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  #11  
Old 08-19-2007, 11:05 AM
foose4string foose4string is offline
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I'm guilty when it comes to buying new Estes kits, but I am very selective about it. And I buy as many, if not more, from the "mom and pop" producers. There are certain designs that Estes can do more efficiently, and certain parts that they have the means to manufacture, ones that would be very difficult, expensive, or time consuming to mass produce here.

I doubt we'll have a huge impact boycotting Estes kits. We forum types and long time die hards are a fairly small faction in terms of their overall kit sales. Rather than GET the message, they might decide to drop the builder type kits altogether. Judging from the little bit I know about the Estes, they simply wouldn't care, and continue going the toy route. That's obviously where they make their money.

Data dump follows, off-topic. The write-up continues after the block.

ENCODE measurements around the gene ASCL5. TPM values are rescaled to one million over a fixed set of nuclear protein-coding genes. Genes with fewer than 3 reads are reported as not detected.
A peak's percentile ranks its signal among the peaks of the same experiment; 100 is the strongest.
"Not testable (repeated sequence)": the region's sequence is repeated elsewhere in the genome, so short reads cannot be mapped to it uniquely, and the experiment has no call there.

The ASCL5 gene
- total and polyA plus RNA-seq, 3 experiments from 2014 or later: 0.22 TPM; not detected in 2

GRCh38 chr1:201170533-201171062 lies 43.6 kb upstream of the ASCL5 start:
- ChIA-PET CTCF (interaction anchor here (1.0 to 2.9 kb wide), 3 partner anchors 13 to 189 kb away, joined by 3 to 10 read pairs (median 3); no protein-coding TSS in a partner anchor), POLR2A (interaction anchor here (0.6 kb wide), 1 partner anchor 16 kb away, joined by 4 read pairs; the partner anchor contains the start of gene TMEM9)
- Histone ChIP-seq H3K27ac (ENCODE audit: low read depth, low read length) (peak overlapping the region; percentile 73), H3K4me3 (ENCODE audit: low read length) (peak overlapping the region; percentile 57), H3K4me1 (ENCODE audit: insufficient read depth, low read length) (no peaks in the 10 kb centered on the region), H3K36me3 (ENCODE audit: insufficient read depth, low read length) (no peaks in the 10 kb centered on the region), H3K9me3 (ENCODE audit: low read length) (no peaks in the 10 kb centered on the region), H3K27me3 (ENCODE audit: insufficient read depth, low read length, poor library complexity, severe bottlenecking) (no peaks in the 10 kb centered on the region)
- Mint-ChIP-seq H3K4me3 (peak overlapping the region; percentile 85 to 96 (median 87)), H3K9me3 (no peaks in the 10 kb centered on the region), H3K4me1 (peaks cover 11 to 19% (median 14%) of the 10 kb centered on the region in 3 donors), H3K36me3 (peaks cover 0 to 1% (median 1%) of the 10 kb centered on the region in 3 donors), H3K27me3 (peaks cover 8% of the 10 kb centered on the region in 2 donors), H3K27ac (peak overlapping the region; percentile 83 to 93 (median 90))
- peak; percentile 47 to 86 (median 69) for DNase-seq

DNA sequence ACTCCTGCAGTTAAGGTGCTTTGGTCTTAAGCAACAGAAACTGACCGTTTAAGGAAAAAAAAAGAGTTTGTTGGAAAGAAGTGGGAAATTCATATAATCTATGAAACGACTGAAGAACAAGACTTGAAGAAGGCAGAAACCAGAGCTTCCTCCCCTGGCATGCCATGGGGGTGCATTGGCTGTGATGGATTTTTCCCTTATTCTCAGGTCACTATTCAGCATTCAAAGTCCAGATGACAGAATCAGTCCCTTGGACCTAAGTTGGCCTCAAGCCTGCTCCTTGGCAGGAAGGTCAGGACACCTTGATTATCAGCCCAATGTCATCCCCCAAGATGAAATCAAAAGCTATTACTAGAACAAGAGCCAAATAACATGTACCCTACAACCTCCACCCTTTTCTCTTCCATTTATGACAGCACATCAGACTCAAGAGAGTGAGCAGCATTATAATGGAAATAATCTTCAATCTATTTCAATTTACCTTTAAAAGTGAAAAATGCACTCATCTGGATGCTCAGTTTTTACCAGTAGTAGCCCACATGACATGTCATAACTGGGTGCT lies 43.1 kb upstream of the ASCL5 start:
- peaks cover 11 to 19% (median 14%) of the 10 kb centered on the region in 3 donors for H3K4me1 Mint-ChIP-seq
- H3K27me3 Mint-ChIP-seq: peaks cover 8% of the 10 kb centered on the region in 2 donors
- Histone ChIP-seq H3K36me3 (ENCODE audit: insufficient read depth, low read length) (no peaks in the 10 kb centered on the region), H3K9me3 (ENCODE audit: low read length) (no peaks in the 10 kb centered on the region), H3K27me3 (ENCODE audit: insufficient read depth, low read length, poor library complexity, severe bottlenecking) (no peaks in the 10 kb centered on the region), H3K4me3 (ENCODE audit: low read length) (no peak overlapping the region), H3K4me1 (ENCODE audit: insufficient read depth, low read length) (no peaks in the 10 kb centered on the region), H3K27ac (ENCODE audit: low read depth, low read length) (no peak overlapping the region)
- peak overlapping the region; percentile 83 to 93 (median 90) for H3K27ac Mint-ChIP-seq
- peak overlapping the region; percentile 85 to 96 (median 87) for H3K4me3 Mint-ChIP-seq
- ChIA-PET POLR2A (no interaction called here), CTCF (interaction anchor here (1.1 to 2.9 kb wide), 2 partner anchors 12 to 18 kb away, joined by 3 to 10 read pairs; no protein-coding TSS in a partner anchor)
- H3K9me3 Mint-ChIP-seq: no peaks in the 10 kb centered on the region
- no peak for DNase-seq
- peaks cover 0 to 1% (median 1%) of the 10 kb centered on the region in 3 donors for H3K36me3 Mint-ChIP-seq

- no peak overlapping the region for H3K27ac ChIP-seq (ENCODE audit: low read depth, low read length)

The motors are probably the other substantial money maker for them. Not only are they supplying motors for their toys, but they are also providing them for the rest of the hobby. There is virtually no competition there, other than Quest. Kit manufacturerers?... now that's another story. There's a ton of 'em, dime a dozen, and it they have always had some competition there. Want to hurt Estes?....Take a nice hunk out of their motor sales. They would have to move motor manufacturing to China in order to compete, and would take some serious planning on their part to do. Who knows, maybe they are already headed in that direction?

I know different regions vary, but motors move quickly in my local Walmart, and I ain't the only one buying them, that's for sure.